• Whole Blood Taurine: pre-diet median – 247; post-diet median – 298
  • Methionine: pre-diet median – 70; post-diet median – 65
  • Cystine: pre-diet median – 1; post-diet median – 2
  • After 90 days on the plant-based diet, no dogs had echocardiographic evidence of left ventricular systolic dysfunction or dilated cardiomyopathy (DCM)

Hypothesis Selection

Alternative Hypothesis – Animal ingredients are not essential for amino acid homeostasis in dogs

Caveat: Additional studies are needed to determine whether the significant changes in amino acid concentrations observed in this study are due to normal day-to-day variation or due to differences in type, quality, and/or quantity of nutrients in plant-based diets compared to traditional diets

Discussion

We have been following the U.S. Food and Drug Administration’s (FDA) investigation into the potential link between certain diets and DCM in dogs, which has sparked fervent concern nationwide among pet companion caregivers for the past year. As this has carried on, all of us have been subjected to:

  • Speculation that the lack of grain in certain pet food diets is contributing to DCM without any scientific proof
  • Speculation that ingredients that replace grains plus-or-minus exotic meats is the problem
  • Warnings issued by the FDA based on frequency of reports they have received, that dog companion caregivers should not purchase certain brands – simply because they were mentioned ten or more times by pet companion parents or veterinarians that submitted case reports of dogs diagnosed with DCM. Remember that we’re talking about 524 reported cases from January 2014 through April 30, 2019, among the millions of pets fed in the country!

A lot of this speculation is being fueled by only a few veterinary cardiologists and veterinary nutritionists. Bear in mind, we have deliberately distinguished between these two specialties based on their lanes of research.

The DCM studies conducted by the veterinary cardiologists on this team have been weak in our opinion.

According to the researchers on the nutritional side of things, “Inclusion of exotic ingredients, such as kangaroo, alligator, fava beans, and lentils, adds another level of complexity to ensuring the diet is nutritious and healthy. Exotic ingredients have different nutritional profiles and different digestibility than typical ingredients and have the potential to affect the metabolism of other nutrients. For example, the bioavailability of taurine is different when included in a lamb-based diet, compared with a chicken-based diet, and can be affected by the amount and types of fiber in the diet.”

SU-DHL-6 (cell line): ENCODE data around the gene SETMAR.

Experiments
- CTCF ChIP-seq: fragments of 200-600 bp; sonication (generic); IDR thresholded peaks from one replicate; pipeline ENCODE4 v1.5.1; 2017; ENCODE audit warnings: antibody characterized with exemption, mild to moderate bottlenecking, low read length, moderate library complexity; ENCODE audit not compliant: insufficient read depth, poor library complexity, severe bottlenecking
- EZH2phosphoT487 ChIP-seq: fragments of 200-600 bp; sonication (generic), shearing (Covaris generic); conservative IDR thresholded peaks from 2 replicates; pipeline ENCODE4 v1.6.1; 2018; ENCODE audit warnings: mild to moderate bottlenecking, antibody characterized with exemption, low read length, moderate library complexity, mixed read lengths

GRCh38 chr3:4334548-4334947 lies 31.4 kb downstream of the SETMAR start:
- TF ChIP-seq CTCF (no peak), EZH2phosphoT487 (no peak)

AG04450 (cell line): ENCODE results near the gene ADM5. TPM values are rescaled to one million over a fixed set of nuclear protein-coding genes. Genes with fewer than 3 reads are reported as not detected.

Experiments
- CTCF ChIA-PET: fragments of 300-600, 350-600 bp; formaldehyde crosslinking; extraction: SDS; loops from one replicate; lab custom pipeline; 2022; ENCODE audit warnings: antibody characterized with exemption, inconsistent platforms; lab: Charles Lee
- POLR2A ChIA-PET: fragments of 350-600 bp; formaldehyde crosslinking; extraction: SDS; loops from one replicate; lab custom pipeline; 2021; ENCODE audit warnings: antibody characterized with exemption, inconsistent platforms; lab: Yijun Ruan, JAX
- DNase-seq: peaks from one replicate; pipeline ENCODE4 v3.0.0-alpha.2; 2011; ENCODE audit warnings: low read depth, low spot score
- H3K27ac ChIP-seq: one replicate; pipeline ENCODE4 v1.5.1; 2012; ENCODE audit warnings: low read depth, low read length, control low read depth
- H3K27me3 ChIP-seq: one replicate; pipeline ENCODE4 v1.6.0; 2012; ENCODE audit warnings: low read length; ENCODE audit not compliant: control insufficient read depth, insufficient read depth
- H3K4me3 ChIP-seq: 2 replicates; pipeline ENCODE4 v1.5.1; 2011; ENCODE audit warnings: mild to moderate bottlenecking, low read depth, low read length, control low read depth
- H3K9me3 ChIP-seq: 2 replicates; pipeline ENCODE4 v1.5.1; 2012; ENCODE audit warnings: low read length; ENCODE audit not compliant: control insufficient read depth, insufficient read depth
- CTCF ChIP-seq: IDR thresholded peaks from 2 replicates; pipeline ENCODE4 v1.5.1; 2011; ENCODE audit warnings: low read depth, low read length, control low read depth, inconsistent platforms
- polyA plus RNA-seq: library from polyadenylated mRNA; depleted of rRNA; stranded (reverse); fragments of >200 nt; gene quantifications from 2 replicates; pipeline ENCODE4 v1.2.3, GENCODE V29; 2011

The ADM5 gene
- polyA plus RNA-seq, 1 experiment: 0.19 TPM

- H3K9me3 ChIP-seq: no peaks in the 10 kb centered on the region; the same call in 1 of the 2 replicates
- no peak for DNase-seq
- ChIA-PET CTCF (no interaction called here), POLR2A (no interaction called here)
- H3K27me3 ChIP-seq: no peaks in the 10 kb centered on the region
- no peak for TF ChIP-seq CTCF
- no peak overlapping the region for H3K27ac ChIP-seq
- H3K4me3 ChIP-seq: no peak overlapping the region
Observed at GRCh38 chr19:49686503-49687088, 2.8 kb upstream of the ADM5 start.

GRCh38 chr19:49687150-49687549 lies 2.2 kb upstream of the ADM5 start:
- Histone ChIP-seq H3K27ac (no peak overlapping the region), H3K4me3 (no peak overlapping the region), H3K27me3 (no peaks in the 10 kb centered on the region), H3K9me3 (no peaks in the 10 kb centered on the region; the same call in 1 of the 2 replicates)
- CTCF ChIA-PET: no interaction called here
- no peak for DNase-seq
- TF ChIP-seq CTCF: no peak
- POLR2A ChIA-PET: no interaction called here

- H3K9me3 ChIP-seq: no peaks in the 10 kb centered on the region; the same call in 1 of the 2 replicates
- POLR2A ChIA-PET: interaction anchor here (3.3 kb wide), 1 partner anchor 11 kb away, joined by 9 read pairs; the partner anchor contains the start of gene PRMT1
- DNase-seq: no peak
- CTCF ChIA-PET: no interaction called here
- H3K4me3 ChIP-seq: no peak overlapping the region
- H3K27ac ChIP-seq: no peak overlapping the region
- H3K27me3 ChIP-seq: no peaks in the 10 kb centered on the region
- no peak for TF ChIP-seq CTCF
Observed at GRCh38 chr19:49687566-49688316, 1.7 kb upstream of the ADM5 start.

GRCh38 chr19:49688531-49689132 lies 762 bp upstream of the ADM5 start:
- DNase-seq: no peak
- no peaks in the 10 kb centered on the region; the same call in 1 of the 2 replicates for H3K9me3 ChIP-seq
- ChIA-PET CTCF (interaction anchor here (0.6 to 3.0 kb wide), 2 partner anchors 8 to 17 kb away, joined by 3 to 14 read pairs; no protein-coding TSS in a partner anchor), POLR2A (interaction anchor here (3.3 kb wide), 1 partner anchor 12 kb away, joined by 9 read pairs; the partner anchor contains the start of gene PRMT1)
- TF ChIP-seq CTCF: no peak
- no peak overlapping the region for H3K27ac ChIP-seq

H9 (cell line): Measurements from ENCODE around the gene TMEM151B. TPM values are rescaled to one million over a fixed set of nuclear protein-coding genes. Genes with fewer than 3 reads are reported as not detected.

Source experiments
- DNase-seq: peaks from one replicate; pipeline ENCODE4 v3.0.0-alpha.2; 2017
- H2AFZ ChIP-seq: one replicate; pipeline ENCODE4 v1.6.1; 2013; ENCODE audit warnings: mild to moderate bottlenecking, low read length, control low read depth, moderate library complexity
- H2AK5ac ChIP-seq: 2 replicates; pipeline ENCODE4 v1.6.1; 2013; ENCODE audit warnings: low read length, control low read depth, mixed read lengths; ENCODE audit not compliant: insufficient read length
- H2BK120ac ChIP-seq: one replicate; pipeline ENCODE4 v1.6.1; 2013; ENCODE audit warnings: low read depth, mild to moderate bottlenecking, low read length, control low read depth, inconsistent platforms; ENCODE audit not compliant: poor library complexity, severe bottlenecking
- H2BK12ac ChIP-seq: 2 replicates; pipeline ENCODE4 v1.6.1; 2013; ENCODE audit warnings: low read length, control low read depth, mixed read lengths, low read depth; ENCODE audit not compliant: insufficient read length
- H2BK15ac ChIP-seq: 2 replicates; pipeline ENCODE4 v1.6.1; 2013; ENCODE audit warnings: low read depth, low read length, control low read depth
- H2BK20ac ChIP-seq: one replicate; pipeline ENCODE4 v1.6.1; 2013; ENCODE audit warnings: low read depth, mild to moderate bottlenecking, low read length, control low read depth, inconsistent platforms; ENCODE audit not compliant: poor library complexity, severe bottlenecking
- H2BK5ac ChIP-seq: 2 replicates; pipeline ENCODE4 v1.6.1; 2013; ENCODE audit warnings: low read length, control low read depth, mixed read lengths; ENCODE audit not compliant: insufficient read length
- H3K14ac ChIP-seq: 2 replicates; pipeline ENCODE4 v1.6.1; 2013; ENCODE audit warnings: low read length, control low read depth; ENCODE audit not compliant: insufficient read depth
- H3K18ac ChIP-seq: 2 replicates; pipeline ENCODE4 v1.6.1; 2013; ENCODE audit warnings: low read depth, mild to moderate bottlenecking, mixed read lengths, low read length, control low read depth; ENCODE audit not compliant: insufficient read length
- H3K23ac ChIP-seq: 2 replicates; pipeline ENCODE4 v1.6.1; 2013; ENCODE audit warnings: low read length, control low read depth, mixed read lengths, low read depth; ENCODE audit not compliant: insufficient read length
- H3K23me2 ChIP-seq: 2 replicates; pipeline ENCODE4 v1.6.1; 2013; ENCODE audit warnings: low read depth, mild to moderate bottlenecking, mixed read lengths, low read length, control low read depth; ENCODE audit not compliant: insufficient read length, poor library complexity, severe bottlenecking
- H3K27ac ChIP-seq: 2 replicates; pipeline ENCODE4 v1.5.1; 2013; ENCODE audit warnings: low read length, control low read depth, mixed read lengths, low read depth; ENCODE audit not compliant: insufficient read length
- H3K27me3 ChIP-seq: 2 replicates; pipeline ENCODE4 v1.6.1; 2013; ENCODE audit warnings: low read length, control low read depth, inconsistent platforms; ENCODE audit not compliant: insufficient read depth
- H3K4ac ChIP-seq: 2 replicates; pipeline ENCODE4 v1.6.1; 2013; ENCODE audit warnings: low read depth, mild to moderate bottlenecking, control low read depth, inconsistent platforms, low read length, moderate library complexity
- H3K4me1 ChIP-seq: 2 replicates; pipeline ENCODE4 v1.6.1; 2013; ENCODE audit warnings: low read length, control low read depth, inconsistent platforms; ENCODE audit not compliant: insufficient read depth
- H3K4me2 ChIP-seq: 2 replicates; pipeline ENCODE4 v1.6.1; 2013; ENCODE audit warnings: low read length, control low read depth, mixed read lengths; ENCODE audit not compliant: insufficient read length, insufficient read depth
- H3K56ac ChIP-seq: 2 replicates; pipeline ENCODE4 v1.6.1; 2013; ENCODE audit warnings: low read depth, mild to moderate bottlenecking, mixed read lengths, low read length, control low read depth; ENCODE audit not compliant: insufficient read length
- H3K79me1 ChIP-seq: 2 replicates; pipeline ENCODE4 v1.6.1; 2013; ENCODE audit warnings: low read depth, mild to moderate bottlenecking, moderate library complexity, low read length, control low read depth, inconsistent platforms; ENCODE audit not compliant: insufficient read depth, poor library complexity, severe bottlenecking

We do not disagree with the researchers on these points, but just stating them does not prove any causality. However, they are not actually conducting nutritional research and coming up with solutions for the right pet food formulations. In fact, the research could prove their assumptions to be incorrect.

They are also not considering food sensitivities to certain proteins, which can also cause health problems.

All in all, they are simply speculating, and alarming dog companion caregivers nationwide.

At Hemopet, we refer back to Sean Delaney, a board-certified veterinary nutritionist, who is not a part of this group of researchers. He and his team’s 2003 often cited study of taurine concluded, “The lowest whole blood concentrations were seen in dogs fed lamb or lamb meal and rice diets. Plasma methionine and cysteine concentrations were lower in dogs fed diets with animal meals or turkey, and whole grain rice, rice bran or barley.”

We also remember Ko and Fascetti’s study from 2016 about beet pulp, “Dietary beet pulp showed the most significant effect in lowering plasma and whole taurine concentrations, in part, by decreasing the protein digestibility (sulfur amino acid bioavailability), by enhancing fecal excretion of bile acids and possibly, by enhancing degradation of taurine by the gut microflora in dogs.”

We aren’t too sure about you, but our heads feel somewhat like the ping pong ball at a ping pong match!

The Cavanaugh Study

That is the beauty of Cavanaugh and her team’s study that we detailed above.

  • It eliminates one of the multiple variables under debate – meat proteins